And I said, I think I do know.
And he said, What surprises me is that you don’t
And I said, I do. And he said, What?
And I said, Know that you’re going to die.

And he said, No, I mean know that you are.

– by Marie Howe whose brother John died of an AIDS-related illness in 1989. She published her best-known book of poems, What the Living Do. The title poem in the collection is a haunting lament for her brother with the plain last line: “I am living. I remember you.”

What the Living Do

Johnny, the kitchen sink has been clogged for days,
some utensil probably fell down there.
And the Drano won’t work but smells dangerous, and the crusty dishes have piled up.

Waiting for the plumber I still haven’t called. This is the everyday we spoke of.
It’s winter again: the sky’s a deep, headstrong blue, and then the sunlight passes through

the open living room windows because the heat’s on too high in here
and I can’t turn it off.

For weeks now, driving, or dropping a bag of groceries in the street, the bag breaking,

I’ve been thinking now: This is what the living do.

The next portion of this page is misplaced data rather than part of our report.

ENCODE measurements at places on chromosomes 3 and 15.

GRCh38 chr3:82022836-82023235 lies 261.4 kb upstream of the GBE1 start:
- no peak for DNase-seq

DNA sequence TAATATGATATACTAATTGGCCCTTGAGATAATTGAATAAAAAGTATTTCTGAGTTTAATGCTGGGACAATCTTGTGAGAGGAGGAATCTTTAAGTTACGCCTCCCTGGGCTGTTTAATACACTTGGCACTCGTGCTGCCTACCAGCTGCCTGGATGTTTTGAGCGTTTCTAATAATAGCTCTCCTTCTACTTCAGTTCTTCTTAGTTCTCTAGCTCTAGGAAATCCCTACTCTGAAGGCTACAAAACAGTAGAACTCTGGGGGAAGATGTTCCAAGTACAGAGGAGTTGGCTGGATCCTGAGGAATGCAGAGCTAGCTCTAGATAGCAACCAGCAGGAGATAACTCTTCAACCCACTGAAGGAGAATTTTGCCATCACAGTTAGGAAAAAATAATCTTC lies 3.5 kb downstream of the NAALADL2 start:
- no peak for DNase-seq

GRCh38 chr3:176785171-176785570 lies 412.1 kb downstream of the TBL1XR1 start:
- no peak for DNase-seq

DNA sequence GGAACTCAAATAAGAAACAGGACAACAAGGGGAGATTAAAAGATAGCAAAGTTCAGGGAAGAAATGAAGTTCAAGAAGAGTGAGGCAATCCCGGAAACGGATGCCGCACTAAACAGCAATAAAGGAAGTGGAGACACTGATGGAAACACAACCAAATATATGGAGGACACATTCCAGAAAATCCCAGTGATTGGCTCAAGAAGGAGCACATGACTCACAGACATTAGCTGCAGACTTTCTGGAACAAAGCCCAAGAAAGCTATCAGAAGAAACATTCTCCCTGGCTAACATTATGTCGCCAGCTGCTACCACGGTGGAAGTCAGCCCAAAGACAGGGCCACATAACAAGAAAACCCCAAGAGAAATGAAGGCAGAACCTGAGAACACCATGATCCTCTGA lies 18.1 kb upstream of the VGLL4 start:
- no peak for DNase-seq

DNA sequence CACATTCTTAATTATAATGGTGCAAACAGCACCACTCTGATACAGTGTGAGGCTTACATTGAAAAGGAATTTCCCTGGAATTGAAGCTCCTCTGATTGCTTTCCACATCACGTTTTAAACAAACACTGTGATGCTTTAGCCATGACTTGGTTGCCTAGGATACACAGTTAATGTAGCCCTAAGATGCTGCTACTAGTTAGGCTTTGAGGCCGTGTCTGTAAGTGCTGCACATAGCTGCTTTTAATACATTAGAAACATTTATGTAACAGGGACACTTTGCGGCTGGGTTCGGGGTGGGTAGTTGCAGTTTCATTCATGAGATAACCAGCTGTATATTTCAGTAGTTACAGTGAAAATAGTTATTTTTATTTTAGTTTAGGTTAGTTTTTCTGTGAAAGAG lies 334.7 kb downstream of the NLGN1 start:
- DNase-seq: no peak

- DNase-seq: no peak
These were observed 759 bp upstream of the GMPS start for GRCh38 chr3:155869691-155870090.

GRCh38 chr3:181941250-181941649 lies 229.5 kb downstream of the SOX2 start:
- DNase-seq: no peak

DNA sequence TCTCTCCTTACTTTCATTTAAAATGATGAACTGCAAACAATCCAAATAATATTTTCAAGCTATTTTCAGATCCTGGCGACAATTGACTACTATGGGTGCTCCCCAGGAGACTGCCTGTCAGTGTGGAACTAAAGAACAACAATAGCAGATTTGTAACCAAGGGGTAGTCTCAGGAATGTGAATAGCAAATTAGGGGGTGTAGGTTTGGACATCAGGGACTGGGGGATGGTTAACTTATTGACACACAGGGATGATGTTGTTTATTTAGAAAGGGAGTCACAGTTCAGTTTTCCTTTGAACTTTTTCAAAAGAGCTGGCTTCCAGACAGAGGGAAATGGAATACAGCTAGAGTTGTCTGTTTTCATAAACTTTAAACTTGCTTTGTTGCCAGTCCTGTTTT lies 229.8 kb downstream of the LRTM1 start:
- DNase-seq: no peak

And yesterday, hurrying along those wobbly bricks in the Cambridge sidewalk,
spilling my coffee down my wrist and sleeve,

I thought it again, and later, when buying a hairbrush: This is it.
Parking. Slamming the car door shut in the cold. What you called that yearning.

When you finally gave up. We want the spring to come and the winter to pass.
We want whoever to call or not to call, a letter, a kiss- we want more and more and more of it.

But there are moments, when walking, when I catch a glimpse of myself
in the window glass, say, the window of the corner of the video store,
and I’m gripped by a cherishing so deep

For my own blown hair, chapped face, and unbuttoned coat that I’m speechless:
I am living. I remember you.

Day 766

“I have only a story and my belief in the power of story to save us.”
– by Bruce Weigl.

“We are beings who require language to be. It is an existential imperative that people share stories. Indeed, the human experience is contingent upon the interaction of stories.”